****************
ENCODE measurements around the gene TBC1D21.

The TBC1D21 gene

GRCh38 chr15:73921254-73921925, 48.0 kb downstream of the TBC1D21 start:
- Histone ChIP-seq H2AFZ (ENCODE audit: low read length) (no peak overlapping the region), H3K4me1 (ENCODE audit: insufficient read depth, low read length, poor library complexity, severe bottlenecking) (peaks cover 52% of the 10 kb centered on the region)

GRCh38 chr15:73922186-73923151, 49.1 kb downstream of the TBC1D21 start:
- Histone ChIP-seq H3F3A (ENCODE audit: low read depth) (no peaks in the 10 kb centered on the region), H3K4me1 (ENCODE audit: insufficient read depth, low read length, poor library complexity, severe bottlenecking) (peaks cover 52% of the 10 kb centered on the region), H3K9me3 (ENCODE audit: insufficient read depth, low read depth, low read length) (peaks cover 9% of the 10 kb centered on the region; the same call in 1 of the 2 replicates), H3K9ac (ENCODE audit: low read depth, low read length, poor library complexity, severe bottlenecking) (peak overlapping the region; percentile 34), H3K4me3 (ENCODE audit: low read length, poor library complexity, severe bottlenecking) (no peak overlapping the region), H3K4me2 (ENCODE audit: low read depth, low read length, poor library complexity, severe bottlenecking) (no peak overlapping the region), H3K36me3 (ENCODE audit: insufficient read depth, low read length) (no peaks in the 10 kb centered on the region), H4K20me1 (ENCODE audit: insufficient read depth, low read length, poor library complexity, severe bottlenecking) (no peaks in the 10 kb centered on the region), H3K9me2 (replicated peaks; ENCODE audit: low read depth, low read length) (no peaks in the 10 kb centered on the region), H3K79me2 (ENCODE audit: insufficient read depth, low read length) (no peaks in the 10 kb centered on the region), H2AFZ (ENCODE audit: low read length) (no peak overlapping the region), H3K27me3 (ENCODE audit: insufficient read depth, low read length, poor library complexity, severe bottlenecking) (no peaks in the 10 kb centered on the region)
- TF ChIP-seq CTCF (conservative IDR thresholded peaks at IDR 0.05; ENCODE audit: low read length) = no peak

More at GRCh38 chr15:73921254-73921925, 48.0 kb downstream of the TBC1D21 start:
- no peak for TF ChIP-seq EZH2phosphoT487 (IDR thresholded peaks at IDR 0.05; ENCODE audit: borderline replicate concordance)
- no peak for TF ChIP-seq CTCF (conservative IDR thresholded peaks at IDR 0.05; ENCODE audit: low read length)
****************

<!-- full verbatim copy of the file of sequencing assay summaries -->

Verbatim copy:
ENCODE measurements around the gene TBC1D21.

The TBC1D21 gene

GRCh38 chr15:73921254-73921925, 48.0 kb downstream of the TBC1D21 start:
- Histone ChIP-seq H2AFZ (ENCODE audit: low read length) (no peak overlapping the region), H3K4me1 (ENCODE audit: insufficient read depth, low read length, poor library complexity, severe bottlenecking) (peaks cover 52% of the 10 kb centered on the region)

GRCh38 chr15:73922186-73923151, 49.1 kb downstream of the TBC1D21 start:
- Histone ChIP-seq H3F3A (ENCODE audit: low read depth) (no peaks in the 10 kb centered on the region), H3K4me1 (ENCODE audit: insufficient read depth, low read length, poor library complexity, severe bottlenecking) (peaks cover 52% of the 10 kb centered on the region), H3K9me3 (ENCODE audit: insufficient read depth, low read depth, low read length) (peaks cover 9% of the 10 kb centered on the region; the same call in 1 of the 2 replicates), H3K9ac (ENCODE audit: low read depth, low read length, poor library complexity, severe bottlenecking) (peak overlapping the region; percentile 34), H3K4me3 (ENCODE audit: low read length, poor library complexity, severe bottlenecking) (no peak overlapping the region), H3K4me2 (ENCODE audit: low read depth, low read length, poor library complexity, severe bottlenecking) (no peak overlapping the region), H3K36me3 (ENCODE audit: insufficient read depth, low read length) (no peaks in the 10 kb centered on the region), H4K20me1 (ENCODE audit: insufficient read depth, low read length, poor library complexity, severe bottlenecking) (no peaks in the 10 kb centered on the region), H3K9me2 (replicated peaks; ENCODE audit: low read depth, low read length) (no peaks in the 10 kb centered on the region), H3K79me2 (ENCODE audit: insufficient read depth, low read length) (no peaks in the 10 kb centered on the region), H2AFZ (ENCODE audit: low read length) (no peak overlapping the region), H3K27me3 (ENCODE audit: insufficient read depth, low read length, poor library complexity, severe bottlenecking) (no peaks in the 10 kb centered on the region)
- TF ChIP-seq CTCF (conservative IDR thresholded peaks at IDR 0.05; ENCODE audit: low read length) = no peak

More at GRCh38 chr15:73921254-73921925, 48.0 kb downstream of the TBC1D21 start:
- no peak for TF ChIP-seq EZH2phosphoT487 (IDR thresholded peaks at IDR 0.05; ENCODE audit: borderline replicate concordance)
- no peak for TF ChIP-seq CTCF (conservative IDR thresholded peaks at IDR 0.05; ENCODE audit: low read length)